What to Write When Writing a Written Work

19

Photo taken by the author; Three Sister’s Mountain Range; Canmore, AB

“Writing is something you do alone. It’s a profession for introverts who want to tell you a story but don’t want to make eye contact while doing it.”

– John Green

Here I sit, on a late Thursday night, with my Macbook open, ready and willing to work on a blog post I’m writing (this one, for example.) I think to myself, as I have often thought before, “What do I write about?” or “Where do I start?”

I look at the word count on the footer of my page and it shows: 12 words – mostly consisting of some random thoughts I’ve jotted down. In one way, it’s exciting as I have a couple of ideas to work with as I create something out of nothing. In another way, it feels overwhelming to be staring literally at a blank screen trying to first pick a topic to write on and to then follow a specific train of thought in producing a 400-500 word work.

As I write, I am left to the few devices of a laptop and the ideas that bloom ever-so-brightly in my own mind. I think to myself, “Where am I going to get the ideas, let alone the words, to fill all this empty space with some sort of substance?” You know, the good kind that people will actually take the time to read and thoughtfully think about, and perhaps even take to heart. At times I feel I don’t really have much to go off of, except for an aspiration to write something meaningful, something worthwhile.

My goal in writing is to be authentic. That is, with the topic I have chosen and how to go about communicating it. Being authentic also means expressing something that is honest and real to me and that people can relate to and connect with. After all, we’re human being’s living a shared journey, in many respects, and one of the key benefits that writing affords is to capture these similar experiences we all go through in a written format – for the purpose of being read, reflected upon, and shared amongst others.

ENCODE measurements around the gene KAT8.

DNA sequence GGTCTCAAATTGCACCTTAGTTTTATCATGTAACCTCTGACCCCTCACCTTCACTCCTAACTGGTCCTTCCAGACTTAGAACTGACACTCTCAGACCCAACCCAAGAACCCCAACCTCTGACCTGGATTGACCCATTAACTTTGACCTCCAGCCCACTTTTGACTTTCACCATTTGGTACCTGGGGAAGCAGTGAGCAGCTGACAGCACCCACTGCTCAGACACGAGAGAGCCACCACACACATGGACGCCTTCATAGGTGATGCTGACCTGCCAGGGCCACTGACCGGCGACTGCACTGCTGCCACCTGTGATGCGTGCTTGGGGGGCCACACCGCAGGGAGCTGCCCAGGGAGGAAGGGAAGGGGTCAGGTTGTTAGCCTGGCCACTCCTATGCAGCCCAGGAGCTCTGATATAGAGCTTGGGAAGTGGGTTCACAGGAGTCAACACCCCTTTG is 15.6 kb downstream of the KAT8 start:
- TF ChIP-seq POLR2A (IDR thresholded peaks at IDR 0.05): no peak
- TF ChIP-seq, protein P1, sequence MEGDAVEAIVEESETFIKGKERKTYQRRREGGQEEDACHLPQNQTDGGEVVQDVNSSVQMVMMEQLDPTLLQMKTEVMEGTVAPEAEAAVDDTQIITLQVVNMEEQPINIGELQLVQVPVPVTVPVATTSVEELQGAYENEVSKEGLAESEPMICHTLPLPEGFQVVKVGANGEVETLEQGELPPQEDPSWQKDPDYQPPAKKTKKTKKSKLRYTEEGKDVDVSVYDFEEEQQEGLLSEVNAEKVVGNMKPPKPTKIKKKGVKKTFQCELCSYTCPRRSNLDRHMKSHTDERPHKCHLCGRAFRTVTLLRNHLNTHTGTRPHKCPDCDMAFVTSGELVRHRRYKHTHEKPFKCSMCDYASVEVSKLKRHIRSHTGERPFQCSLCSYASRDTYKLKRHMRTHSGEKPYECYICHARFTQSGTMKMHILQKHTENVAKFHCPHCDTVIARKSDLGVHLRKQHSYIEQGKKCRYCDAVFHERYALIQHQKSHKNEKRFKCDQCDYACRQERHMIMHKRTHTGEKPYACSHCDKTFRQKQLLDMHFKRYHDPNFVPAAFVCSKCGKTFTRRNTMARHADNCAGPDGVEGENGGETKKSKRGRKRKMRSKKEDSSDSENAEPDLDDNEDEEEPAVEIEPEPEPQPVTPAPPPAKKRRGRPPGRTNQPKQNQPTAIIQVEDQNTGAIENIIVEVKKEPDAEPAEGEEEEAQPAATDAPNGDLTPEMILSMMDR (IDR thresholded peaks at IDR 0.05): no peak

In keeping with authenticity, this task has proved to be rather difficult and challenging for me. One reason is that it can feel as if I’m laying myself bare before a reading world of the Internet sensation. Being honest takes guts. It would be easier to write on something that someone else has already said or to write about current, contemporary, cultural topics – the kind you hear everyday. But then, how boring would that be to listen to the same old song?

All this to say, it’s a work that can seem pretty daunting at first. At times I feel lost, like a hiker in the Rocky Mountains without a compass, guide, or map, and the sun setting rapidly over the Western landscape. At times I wonder, “Will people even read what I have to say?”

Yet, the process is pretty incredible when reflected upon: an idea comes to mind, words are then transferred on to a page, then edited (many times over, that is), and then published to this blog site – all to sit before someone else’s eyes to gaze upon via any number of technological devices (whether a phone, iPad, tablet, or laptop) in any type of setting (on a lunch break, in between meetings, in the evening, at home, in the bathroom, or before bed.)

 

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